Pneumonia Types Opportunistic

While most types of pneumonia can infect anyone regardless of health, opportunistic infections usually develop in people who are already ill, or who are undergoing medical treatment that suppresses their immune system.

Definition of Opportunistic Infection

The human body is host to a wide range of bacteria, viruses and fungi. Most of these microorganisms are harmless to people with healthy immune systems. When the immune system is weakened by disease or deliberately suppressed, however, these normally harmless organisms can flourish and grow out of control, causing a number of opportunistic infections, including dangerous types of pneumonia.

Risk Factors for Opportunistic Pneumonia

AIDS patients are at high risk of opportunistic infections, due to the disease’s effect on the immune system. Other risk factors for opportunistic pneumonia include:

  • Bone marrow transplants
  • Cancer (including lymphoma and leukemia)
  • Long-term corticosteroid medication
  • Organ transplants
  • Stem cell transplants
  • Use of immunosuppressant medication.

Medical professionals define opportunistic organisms as infectious agents that wait for the right opportunity to develop. Most often, the right opportunity is when one’s immune system is weakened.

Types of Opportunistic Pneumonia

Opportunistic pneumonia infections can be viral, bacterial or fungal in nature. Fungal infections are often responsible for opportunistic types of pneumonia, including the normally harmless fungus Pneumocystis jiroveci. Pneumocystis jiroveci is present in many people’s lungs, and is normally kept under control by the immune system.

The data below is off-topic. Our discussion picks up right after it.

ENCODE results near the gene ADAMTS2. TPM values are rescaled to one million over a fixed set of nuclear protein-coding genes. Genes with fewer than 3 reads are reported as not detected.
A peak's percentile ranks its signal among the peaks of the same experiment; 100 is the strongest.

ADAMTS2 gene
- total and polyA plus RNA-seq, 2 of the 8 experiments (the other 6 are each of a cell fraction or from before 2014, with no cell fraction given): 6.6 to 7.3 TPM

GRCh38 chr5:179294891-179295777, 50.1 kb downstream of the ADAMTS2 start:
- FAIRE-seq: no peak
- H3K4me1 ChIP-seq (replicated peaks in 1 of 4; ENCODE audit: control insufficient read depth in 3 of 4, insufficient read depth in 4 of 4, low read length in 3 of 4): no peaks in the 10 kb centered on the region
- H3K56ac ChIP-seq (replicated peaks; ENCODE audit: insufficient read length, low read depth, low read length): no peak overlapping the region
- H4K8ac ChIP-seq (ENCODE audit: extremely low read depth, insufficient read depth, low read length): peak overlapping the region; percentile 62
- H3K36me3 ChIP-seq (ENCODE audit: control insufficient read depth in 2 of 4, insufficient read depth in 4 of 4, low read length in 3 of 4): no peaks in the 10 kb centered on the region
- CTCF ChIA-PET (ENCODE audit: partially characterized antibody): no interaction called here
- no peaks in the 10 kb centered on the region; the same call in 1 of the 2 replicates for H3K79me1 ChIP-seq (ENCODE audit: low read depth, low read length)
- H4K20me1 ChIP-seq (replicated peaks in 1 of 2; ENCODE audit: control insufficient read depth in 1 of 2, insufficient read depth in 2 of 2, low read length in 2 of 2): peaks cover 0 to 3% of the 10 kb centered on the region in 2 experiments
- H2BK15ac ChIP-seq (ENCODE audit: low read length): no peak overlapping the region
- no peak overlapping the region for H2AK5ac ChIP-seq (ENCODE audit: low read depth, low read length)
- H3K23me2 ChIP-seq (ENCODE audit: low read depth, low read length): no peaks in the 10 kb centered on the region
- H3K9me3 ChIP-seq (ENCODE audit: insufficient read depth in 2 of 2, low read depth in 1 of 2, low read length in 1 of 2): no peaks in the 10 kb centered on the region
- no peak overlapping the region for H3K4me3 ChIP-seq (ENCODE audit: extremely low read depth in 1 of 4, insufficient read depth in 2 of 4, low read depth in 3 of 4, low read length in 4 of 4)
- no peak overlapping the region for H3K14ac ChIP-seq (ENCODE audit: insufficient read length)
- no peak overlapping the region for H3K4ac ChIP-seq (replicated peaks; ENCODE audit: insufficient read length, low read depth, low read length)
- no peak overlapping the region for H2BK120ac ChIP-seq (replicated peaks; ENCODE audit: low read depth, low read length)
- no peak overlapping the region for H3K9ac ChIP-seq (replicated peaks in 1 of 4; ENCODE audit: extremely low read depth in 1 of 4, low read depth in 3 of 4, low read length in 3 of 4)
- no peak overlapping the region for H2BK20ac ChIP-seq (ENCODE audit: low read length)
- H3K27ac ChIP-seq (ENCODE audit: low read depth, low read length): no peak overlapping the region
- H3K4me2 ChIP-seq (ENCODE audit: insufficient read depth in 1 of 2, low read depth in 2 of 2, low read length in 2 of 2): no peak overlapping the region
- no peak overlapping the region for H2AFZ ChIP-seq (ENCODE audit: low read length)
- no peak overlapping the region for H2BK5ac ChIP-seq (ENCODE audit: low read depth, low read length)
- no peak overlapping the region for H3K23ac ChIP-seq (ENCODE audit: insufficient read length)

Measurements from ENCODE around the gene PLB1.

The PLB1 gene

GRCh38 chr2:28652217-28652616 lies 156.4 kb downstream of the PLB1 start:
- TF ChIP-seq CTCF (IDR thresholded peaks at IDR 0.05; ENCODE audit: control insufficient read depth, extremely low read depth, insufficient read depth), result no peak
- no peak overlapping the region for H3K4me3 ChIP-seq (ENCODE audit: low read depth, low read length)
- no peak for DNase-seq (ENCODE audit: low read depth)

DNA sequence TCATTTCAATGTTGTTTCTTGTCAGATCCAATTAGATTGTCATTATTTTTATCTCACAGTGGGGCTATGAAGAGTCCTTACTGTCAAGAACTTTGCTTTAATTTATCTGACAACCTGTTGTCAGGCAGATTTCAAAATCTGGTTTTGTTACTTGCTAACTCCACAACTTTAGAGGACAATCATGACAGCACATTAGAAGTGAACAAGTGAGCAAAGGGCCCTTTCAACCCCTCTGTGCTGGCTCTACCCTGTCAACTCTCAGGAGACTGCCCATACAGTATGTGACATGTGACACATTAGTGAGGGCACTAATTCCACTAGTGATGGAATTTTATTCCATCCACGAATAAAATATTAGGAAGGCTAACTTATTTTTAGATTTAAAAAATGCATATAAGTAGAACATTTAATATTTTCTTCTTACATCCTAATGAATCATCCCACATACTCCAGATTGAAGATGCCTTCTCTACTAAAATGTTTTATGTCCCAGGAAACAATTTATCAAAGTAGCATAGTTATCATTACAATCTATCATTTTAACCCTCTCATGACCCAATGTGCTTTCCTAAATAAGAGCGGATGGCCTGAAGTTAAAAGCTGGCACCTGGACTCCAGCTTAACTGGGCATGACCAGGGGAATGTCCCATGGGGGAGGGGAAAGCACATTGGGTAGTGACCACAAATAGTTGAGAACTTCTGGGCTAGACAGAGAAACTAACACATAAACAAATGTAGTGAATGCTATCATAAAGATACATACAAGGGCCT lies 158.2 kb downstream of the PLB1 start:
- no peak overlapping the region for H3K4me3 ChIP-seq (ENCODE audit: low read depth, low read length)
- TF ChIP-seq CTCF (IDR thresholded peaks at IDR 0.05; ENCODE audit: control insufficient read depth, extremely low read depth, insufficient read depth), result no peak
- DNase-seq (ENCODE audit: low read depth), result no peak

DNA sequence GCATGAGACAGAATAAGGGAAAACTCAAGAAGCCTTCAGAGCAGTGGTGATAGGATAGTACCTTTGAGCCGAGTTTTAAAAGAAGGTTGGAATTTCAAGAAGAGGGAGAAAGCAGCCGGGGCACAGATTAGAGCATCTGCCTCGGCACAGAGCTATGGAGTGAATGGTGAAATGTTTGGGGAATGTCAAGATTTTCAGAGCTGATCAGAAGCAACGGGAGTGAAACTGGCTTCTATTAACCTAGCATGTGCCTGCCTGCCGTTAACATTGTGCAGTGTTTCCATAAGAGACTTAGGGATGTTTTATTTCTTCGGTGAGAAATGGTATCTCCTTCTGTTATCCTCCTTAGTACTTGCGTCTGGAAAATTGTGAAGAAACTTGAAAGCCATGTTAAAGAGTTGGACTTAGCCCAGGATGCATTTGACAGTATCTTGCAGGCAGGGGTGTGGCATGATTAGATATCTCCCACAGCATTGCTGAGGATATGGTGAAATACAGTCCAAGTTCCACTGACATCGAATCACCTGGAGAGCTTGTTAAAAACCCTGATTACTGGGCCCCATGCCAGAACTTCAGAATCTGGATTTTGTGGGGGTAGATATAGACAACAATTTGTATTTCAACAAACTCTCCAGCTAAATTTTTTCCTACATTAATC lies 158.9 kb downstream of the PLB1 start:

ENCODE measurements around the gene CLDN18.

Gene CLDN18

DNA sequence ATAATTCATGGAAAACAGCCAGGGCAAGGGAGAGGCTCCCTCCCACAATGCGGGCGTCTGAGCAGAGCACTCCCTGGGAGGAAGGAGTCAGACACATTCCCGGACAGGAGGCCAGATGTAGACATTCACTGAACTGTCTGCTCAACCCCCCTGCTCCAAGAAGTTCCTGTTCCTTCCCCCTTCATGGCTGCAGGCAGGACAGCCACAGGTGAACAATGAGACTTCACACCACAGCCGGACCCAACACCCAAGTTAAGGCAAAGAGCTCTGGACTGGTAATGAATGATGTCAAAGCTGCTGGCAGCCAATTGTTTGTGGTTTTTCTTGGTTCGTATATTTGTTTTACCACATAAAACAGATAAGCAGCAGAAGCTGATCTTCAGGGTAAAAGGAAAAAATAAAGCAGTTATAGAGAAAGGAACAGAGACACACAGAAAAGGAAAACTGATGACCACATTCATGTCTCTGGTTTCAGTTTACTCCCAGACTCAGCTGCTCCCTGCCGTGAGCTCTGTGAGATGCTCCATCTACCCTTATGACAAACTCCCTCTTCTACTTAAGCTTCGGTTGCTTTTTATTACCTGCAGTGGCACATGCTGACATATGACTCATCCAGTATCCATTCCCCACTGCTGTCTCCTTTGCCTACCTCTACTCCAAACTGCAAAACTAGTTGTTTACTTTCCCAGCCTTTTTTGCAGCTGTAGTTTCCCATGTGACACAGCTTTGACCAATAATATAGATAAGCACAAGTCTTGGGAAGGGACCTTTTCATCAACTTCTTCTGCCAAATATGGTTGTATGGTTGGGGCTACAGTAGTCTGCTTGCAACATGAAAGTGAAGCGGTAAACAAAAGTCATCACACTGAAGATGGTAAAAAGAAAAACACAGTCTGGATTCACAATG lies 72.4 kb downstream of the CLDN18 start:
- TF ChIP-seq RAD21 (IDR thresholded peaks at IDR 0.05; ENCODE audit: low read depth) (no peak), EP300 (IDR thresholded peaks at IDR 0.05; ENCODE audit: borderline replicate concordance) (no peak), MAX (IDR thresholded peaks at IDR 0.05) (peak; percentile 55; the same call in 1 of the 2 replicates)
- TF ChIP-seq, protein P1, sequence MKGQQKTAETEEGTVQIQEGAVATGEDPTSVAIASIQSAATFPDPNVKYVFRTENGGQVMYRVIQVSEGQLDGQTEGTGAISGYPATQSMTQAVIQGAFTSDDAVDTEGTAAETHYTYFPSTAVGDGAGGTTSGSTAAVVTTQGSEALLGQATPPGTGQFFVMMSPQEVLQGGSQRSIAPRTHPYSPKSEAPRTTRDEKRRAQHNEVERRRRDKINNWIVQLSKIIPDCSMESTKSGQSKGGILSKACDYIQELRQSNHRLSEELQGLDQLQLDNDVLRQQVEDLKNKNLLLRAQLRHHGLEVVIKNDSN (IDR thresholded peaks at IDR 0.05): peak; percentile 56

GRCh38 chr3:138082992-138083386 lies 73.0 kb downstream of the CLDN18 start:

As an opportunistic infection, Pneumocystis jiroveci can cause pneumocystis pneumonia, which was once a leading cause of death in AIDS patients. The first signs of pneumocystis pneumonia are:

  • Difficulty breathing
  • Dry cough
  • Fever.

Treating Opportunistic Pneumonia

Treatment for opportunistic pneumonia depends on the infectious agent. Bacteria-caused opportunistic pneumonia is treated with antibiotics, while fungal infections may respond to antifungal medication. Viral infections are usually treated with bed rest and fluids, but this treatment may also include antiviral medications.

One of the inherent difficulties of treating opportunistic infection is that the patient’s immune system is already impaired or under stress. This increases the risk of serious pneumonia symptoms if the disease isn’t carefully managed.

Preventing Opportunistic Infections

People at high risk of opportunistic pneumonia should take steps to lower their risk of opportunistic infections. Regular hand washing is vital, as well as avoiding anyone with any type of communicable disease.

Smoking increases the risk of respiratory infections and pneumonia in the general population, and should be avoided by anyone with a compromised immune system.

People at risk for opportunistic pneumonia should report any symptoms of respiratory disease to their doctors immediately. The sooner opportunistic pneumonia is detected, the better the chance of successful treatment.

Resources

AIDS.org Staff. (n.d.). Opportunistic infections. Retrieved March 8, 2010, from the AIDS.org Web site: http://www.aids.org/factSheets/500-Opportunistic-Infections.html.

Mandanas, R. (2009). Pneumonia, fungal. Retrieved March 8, 2010, from the eMedicine Web site: http://emedicine.medscape.com/article/300341-overview.

University of Maryland Medical Center Staff. (2009). Pneumonia: Causes. Retrieved March 8, 2010, from the University of Maryland Web site: http://www.umm.edu/patiented/articles/what_causes_pneumonia_000064_2.htm.

U.S National Library of Medicine Staff. (n.d.). Pneumocystis infections. Retrieved March 18, 2010, from the MedlinePlus Web site: http://www.nlm.nih.gov/medlineplus/pneumocystisinfections.html.